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8 Everyday Habits That Harm Your Health






Little do we realize how our habits affect our overall health. The seemingly innocent habits could harm you in ways you never even thought of. For instance, you may feel that keeping the phone close to your head while sleeping is fine. But recent studies prove how it can adversely affect your brain and other parts of your body. Similarly, other habits, which you thought were normal, could actually be the culprits behind a serious health issue or a disease which may latch itself to you in the future. And these habits are so familiar that post reading this, you may want to change your everyday habits altogether. Now that is an unrealistic goal, to begin with, but over time you may switch to healthier, or should we say safer habits.

Here’s a list of 8 innocent habits which you thought were normal but are actually backfiring on your health in a number of ways.

  1. Stiffing or holding back a sneeze

Manners suggest that sneezing out too loudly is rude or impolite. So you may prefer stiffing your sneeze instead. But do you know how unhealthy this habit is? Holding back a sneeze by pressing your nose can put too much pressure on your intracranial. It blocks the blood flow to the brain and compresses the blood vessels. This may lead to headaches and in extreme cases, hearing problems.

  1. Washing your hair too often

Cleaning your hair regularly is important but you need to see how often it is good to wash hair. Too clean hair can also be harmful for you. Washing your hair too often can rob them of their natural oils and can make them look brittle.

  1. Wearing tight jeans

Tight jeans may look very attractive, but not many know how that can be harmful for health. It is like compromising your health just for the sake of looking attractive. These jeans press on your nerve endings really hard. It causes a constant feeling of discomfort which can cause harm to your nervous system. It blocks blood flow to your legs which can make them go numb.

  1. Using your phone before you sleep

This is perhaps the one thing which we all do. In the era of smartphones, it is routine for a person to start the day by looking at the phone and to take a quick glance at it right before going off to sleep. The harmful radiations of your phone could weaken your bones and disturb your sleep, making you an insomniac. Also, the artificial lights of the phone can disrupt the production of melatonin, the sleep hormone. Keep your phone away before going off to sleep for the sake of your health.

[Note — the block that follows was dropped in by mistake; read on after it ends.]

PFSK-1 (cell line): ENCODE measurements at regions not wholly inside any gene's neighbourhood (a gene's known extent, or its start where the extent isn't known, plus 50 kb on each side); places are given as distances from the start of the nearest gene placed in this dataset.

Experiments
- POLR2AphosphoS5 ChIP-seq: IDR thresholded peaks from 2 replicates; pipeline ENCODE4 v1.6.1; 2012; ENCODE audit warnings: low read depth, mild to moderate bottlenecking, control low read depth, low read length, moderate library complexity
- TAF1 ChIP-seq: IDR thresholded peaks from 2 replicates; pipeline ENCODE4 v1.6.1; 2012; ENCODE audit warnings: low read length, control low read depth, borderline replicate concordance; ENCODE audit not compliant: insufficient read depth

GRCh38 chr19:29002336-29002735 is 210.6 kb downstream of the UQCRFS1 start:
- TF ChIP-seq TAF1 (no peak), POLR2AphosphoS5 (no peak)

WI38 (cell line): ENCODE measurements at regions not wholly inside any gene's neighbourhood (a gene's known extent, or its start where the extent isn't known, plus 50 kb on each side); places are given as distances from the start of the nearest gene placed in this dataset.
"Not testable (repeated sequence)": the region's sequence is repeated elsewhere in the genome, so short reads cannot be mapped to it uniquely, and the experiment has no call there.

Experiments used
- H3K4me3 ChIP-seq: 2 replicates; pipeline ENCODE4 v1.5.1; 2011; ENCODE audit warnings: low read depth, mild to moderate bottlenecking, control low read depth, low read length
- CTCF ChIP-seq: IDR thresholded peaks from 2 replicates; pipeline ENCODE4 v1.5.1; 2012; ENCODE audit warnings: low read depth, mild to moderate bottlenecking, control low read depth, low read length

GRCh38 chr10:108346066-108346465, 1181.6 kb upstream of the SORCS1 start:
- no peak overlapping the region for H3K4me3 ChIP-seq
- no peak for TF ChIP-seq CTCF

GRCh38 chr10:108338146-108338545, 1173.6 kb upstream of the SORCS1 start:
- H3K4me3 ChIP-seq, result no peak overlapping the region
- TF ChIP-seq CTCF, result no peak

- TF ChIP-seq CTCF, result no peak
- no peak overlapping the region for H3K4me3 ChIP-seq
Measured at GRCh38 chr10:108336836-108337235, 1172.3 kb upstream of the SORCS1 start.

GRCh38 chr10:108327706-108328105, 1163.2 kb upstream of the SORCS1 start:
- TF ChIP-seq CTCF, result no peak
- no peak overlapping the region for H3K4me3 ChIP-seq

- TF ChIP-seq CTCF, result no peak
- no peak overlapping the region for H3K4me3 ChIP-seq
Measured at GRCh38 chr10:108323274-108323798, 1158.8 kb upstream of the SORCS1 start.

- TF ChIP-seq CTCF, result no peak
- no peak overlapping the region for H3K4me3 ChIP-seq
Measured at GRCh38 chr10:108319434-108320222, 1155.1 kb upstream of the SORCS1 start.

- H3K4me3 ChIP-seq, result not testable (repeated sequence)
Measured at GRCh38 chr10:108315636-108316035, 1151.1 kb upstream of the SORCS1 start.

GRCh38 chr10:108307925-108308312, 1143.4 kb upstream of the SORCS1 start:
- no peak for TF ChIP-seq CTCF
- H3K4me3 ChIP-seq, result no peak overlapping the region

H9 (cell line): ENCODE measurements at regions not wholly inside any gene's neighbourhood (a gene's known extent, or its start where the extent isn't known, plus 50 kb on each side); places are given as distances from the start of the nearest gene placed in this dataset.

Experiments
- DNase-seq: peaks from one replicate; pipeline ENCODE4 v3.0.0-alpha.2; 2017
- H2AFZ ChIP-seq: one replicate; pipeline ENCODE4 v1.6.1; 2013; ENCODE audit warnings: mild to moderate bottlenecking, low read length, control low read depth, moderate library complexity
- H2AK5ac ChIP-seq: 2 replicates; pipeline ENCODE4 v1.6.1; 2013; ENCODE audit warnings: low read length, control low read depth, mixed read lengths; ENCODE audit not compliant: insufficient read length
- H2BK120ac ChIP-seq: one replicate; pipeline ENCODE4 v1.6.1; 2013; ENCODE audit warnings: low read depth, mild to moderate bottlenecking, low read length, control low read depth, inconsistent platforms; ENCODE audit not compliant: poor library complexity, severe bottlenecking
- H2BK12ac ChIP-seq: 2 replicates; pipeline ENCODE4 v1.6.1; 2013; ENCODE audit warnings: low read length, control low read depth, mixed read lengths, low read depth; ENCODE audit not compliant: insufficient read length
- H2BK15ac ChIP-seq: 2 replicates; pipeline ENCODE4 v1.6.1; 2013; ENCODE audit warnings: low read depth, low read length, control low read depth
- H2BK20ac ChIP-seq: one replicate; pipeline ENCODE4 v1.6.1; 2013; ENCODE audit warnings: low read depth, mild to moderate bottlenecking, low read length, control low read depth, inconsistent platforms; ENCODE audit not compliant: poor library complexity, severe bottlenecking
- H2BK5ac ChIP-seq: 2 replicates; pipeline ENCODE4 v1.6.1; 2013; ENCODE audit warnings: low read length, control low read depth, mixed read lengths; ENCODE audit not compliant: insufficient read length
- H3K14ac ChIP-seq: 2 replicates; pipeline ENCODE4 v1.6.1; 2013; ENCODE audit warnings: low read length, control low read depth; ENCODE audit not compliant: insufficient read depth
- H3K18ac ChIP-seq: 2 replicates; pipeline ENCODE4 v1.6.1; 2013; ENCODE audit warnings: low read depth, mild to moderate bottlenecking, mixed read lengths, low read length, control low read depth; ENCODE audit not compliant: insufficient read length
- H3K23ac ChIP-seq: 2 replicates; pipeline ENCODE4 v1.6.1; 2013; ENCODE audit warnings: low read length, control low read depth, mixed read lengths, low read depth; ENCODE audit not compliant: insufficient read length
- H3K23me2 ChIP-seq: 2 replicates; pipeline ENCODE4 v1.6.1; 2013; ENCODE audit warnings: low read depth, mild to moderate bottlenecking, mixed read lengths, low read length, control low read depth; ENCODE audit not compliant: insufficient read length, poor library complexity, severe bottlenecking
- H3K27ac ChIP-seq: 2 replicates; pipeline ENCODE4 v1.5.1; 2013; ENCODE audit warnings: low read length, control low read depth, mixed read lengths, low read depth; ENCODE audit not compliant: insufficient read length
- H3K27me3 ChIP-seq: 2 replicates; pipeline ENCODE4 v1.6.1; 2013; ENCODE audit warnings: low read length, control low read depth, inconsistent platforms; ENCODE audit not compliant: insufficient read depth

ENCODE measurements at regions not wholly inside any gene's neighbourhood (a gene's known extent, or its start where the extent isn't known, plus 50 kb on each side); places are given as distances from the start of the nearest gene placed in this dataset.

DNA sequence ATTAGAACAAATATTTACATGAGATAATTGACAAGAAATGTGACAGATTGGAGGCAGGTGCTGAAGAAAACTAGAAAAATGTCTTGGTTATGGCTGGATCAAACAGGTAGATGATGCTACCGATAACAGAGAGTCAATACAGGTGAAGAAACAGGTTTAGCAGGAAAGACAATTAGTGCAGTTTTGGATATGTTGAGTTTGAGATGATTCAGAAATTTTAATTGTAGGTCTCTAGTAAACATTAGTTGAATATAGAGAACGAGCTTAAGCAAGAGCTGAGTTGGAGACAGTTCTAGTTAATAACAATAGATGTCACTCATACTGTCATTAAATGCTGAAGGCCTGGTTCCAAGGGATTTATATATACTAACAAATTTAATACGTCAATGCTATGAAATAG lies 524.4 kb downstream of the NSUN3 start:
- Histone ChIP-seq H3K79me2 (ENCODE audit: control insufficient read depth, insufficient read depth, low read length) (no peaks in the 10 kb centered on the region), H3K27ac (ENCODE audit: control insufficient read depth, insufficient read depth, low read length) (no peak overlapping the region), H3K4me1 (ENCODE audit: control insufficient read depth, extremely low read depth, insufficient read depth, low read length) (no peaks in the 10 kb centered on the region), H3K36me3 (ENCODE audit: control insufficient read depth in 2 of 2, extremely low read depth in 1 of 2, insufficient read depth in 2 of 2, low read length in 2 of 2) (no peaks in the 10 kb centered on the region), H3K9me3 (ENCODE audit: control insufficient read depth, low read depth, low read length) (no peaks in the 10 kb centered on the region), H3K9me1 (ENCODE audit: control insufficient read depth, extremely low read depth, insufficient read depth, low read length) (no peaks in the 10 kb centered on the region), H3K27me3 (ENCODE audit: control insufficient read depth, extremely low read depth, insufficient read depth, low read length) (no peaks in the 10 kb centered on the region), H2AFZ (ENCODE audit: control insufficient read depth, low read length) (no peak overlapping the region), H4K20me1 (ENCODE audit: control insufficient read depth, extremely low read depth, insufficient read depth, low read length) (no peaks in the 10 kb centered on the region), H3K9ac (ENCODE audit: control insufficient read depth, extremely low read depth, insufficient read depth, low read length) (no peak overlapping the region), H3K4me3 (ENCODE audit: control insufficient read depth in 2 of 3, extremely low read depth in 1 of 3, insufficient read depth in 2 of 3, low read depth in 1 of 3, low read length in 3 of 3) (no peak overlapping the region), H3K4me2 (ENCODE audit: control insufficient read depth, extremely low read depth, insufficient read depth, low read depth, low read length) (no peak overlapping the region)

1. Forgetting to take off your contacts

Once you get comfortable with contact lenses, you may sometimes forget to take them off before going off to sleep. But do you know how harmful that can be for you? You may wake up with painful eyeballs in the first place. But when this happens way too often, it could expose you to a risk of damaged corneas.

  1. Drinking too much water

Keeping yourself hydrated at all times is a good thing to do. But you need to know when to stop. At some point of time, drinking too much water may become harmful for you. It could make you overweight, uncomfortable and bloated. If you have to go to the toilet more than once in two hours, it signals that you are drinking too much water. For an average person, three liters of water in a day should suffice.

  1. Taking painkillers too often

Overuse of painkillers could make you more prone to pain in the form of rebound headaches. These headaches occur when one starts taking painkillers way too often. If you are taking painkillers more than three times a week, you are increasing your likelihood of getting rebound headaches.

  1. Wearing sunblock every day